Examination of the left engine at the accident site revealed that the oil quick drain was impact damaged and open. There was a residual quantity of oil in the dirt underneath the engine assembly. Examination of the engine compartment revealed no evidence of oil leakage in the cowling. The oil filler dipstick which was installed and secured was removed which revealed no evidence of oil contacting the dipstick. Examination of the left side of the airplane revealed no evidence of oil on the fuselage or left horizontal stabilizer. The flaps were determined to by symmetrically extended about 16 degrees. The propeller was removed for further examination.
Examination of the left propeller revealed no evidence of preimpact failure or malfunction. The propeller blade angles for the three blades were determined to be 10 degrees, 12 degrees, and 18 degrees. The low pitch position is 13.2 degrees + or .1 degree. The feather position is 82.0 degrees + or - 1.0 degree. One of the three propeller blades pitch change knobs was failed but examination revealed evidence of overload failure.
Examination of the right engine at the accident site revealed that the right engine sustained more heat damage than the left engine. The oil dipstick when removed indicated that the engine contained 12 quarts of oil. Both engines were removed from the airframe and sent to the manufacturer's facility.
The left engine was examined before being placed in a test cell for an attempted engine run which revealed that about 1 ounce of oil was recovered. The magneto to engine timing was determined to be 15 degrees before top dead center(BTDC). The specification is 20 degrees BTDC. Several components were removed, a new oil filter was installed, oil was added, and the engine was started. During the initial run, the engine-driven fuel pump vent started leaking. The engine was shut down, and the pump was removed to reseat the drive. The pump was reinstalled and the engine was restarted eventually operating only using the engine-driven fuel pump. During the magneto check of the left magneto, an excessive drop was noted and the engine was again shutdown. The ignition harness was examined and found to be cut and abraded in several places. The ignition harness was replaced and the engine was restarted. The magneto drops were then within limits. The density controller was required to be adjusted to obtain rated speed of 2,575 rpm. Before the adjustment at full throttle the maximum engine rpm was 2,450. Additionally, the No. 3 cylinder fuel injector nozzle was partially blocked by contaminant and an incorrect washer was installed on the No. 6 cylinder fuel injector nozzle assembly. No other discrepancies were noted. Following the engine run the engine oil was drained through a filter which revealed only carbon. No metal particles were noted. The No. 6 cylinder was removed and examination of the associated connecting rod bearings and crankshaft journal revealed no evidence of oil starvation or overheat condition.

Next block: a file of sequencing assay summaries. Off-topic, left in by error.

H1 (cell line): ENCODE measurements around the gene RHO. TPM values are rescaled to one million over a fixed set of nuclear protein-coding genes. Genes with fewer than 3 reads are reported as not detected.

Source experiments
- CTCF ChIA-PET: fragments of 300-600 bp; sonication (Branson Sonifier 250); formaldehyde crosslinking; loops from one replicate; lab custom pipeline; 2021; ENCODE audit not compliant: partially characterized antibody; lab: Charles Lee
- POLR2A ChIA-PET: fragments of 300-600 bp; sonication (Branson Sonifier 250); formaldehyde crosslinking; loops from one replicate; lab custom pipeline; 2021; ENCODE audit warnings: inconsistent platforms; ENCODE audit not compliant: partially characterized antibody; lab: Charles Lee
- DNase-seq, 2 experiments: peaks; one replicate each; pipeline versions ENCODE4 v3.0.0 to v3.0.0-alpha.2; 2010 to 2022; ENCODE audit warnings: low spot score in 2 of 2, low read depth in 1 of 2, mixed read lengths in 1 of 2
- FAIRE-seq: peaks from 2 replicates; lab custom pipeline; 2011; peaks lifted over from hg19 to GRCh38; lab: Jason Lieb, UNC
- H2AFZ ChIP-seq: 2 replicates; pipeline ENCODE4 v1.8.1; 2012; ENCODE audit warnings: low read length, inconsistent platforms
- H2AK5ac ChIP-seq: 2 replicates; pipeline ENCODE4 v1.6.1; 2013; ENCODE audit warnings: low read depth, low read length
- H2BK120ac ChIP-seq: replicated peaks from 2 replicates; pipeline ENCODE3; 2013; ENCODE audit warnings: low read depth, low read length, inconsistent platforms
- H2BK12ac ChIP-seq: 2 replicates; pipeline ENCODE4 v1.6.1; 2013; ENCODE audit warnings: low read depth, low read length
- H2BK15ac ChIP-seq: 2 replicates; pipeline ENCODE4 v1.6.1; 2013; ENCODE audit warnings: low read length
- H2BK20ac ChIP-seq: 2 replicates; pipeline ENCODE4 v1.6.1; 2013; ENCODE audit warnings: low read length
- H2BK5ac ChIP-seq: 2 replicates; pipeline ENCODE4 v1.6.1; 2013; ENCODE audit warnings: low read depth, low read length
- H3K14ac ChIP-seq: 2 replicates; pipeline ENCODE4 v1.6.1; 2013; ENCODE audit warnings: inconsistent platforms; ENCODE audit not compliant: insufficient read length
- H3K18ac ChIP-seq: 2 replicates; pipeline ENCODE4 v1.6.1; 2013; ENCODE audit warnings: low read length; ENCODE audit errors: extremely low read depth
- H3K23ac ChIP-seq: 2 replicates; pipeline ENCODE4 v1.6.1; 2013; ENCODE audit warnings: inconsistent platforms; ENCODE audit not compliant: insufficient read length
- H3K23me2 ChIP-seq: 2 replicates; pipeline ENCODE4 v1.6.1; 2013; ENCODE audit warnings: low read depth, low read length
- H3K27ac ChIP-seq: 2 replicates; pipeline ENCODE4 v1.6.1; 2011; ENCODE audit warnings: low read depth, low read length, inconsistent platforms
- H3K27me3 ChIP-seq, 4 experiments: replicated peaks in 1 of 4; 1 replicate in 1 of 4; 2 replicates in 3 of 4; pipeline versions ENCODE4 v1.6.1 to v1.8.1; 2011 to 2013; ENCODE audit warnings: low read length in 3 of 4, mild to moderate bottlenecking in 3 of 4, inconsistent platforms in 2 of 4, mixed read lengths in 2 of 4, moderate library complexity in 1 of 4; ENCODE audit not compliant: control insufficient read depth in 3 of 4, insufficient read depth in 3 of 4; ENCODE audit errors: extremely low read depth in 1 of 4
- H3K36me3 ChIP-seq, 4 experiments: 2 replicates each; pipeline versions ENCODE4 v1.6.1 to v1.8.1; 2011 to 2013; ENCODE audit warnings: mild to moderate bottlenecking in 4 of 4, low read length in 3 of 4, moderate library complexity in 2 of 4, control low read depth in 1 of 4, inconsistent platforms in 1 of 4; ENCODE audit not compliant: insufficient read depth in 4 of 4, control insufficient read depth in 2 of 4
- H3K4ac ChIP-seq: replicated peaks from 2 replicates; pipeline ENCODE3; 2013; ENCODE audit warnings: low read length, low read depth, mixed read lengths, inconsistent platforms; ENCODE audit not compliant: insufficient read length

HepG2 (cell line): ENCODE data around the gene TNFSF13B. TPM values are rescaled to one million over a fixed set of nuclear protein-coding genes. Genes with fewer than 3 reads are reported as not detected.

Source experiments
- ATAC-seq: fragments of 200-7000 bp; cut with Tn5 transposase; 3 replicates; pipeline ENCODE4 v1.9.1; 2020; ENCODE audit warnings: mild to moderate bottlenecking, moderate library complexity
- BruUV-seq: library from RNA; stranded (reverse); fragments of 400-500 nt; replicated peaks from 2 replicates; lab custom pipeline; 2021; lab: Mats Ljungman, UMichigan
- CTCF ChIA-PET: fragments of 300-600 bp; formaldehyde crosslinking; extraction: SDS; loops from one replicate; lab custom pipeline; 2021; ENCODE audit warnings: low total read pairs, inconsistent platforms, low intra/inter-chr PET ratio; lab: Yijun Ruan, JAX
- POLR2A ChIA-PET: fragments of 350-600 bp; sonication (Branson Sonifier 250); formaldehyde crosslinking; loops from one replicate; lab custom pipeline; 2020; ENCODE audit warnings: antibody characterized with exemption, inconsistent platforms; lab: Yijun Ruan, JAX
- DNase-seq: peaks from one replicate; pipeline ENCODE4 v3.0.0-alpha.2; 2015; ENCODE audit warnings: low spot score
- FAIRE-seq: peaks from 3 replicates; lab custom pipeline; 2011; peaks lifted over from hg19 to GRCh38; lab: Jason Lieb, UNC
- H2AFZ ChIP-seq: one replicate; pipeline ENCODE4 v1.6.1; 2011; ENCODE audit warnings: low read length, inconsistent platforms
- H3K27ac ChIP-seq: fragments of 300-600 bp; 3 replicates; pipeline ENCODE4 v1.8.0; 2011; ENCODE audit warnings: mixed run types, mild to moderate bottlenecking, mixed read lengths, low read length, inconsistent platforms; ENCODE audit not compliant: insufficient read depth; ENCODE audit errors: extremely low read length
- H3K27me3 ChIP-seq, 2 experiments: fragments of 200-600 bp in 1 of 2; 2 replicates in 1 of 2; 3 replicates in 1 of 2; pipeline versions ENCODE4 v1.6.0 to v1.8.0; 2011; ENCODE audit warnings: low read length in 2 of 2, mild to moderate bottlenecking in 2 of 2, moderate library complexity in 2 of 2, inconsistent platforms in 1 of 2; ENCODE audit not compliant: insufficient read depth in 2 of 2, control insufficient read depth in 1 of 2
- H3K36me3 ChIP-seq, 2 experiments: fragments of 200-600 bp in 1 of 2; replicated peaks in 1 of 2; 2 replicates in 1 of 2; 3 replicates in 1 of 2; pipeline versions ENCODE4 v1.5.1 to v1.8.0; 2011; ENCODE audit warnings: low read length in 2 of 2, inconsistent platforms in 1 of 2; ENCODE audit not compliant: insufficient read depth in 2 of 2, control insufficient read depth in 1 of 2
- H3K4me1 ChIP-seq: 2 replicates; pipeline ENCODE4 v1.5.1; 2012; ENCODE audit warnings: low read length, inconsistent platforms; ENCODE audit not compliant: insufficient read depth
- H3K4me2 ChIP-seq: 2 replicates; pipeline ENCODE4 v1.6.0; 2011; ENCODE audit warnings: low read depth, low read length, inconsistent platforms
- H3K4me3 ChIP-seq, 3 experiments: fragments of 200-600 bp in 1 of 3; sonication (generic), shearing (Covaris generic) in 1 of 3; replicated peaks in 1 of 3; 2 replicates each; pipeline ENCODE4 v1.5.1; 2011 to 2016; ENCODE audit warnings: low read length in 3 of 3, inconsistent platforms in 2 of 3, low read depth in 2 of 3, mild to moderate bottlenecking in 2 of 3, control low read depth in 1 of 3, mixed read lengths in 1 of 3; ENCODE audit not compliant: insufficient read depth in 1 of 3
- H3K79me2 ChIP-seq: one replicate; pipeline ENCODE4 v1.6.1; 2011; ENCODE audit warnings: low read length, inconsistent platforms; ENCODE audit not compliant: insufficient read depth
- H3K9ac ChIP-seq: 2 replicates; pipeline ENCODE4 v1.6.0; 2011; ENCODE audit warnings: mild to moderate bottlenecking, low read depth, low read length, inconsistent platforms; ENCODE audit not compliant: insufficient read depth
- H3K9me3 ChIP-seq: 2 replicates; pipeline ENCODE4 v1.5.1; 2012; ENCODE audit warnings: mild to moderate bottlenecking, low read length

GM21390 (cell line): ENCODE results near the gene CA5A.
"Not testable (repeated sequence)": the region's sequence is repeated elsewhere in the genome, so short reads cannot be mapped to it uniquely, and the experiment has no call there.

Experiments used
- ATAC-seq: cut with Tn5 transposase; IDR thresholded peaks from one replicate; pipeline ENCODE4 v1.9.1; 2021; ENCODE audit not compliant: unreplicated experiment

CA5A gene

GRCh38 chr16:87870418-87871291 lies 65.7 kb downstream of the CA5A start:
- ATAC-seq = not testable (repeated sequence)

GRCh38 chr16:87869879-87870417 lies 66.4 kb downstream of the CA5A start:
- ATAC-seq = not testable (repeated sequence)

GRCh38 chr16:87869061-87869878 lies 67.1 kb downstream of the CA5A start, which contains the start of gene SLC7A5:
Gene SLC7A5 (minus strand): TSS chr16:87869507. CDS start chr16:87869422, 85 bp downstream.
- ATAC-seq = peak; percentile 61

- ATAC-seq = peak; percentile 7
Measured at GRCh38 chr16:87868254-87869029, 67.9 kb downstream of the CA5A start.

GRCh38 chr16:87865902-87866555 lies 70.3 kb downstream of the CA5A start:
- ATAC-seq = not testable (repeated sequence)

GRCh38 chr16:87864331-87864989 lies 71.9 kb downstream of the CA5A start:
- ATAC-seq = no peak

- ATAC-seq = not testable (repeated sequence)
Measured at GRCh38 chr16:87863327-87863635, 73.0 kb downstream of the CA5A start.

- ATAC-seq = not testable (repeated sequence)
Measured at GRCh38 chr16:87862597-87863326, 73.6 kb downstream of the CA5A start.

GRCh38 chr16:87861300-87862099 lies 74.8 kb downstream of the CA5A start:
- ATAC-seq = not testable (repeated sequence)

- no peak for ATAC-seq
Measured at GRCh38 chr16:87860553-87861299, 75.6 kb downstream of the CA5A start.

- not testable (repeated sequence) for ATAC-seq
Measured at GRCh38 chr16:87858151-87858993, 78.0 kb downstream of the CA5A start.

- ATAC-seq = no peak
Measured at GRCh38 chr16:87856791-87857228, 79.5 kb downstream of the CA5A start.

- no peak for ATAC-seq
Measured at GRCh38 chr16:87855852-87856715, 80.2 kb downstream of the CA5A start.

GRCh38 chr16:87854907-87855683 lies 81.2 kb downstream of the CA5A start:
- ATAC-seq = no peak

Examination of the right engine revealed that magneto to engine timing and internal timing of the magneto was not determined. Several components of the right engine were replaced for the attempted engine run including the magneto, ignition harness, fuel injector nozzle vent hoses, and fuel injector nozzle vent manifold which was damaged during replacement of the vent hoses. The engine was started and operated normally but the engine-driven fuel pump started leaking. The engine was shut down, the engine-driven fuel pump was replaced, and the engine was restarted. The density controller was adjusted to obtain full rated 2,575 rpm. The engine-driven fuel pump was bench tested which revealed that it met specification at idle and full rated rpm; however, leakage was noted around the diaphragm for the pump cover and valve housing. Leakage was also noted from the gasket for the valve housing and pump housing. Disassembly of the pump revealed that all preformed packings, a gasket, and packing with retainer were worn. Additionally, the seal disk and plate were worn. Measurements of the four blades revealed that they were in specification. The magneto which was installed on the engine at the time of the accident was examined which revealed that the capacitors were heat damaged and the left, right, and retard contact clearances were measured and found to be .008, .005, and .002 respectively. The specification gap for the left and right contact assemblies is .016 +/- .002 and .016 +/- .004 respectively. The coils were tested and found to operate normally. The contact assemblies and capacitors from the right engine magneto were sent to the manufacturer's facility for further examination.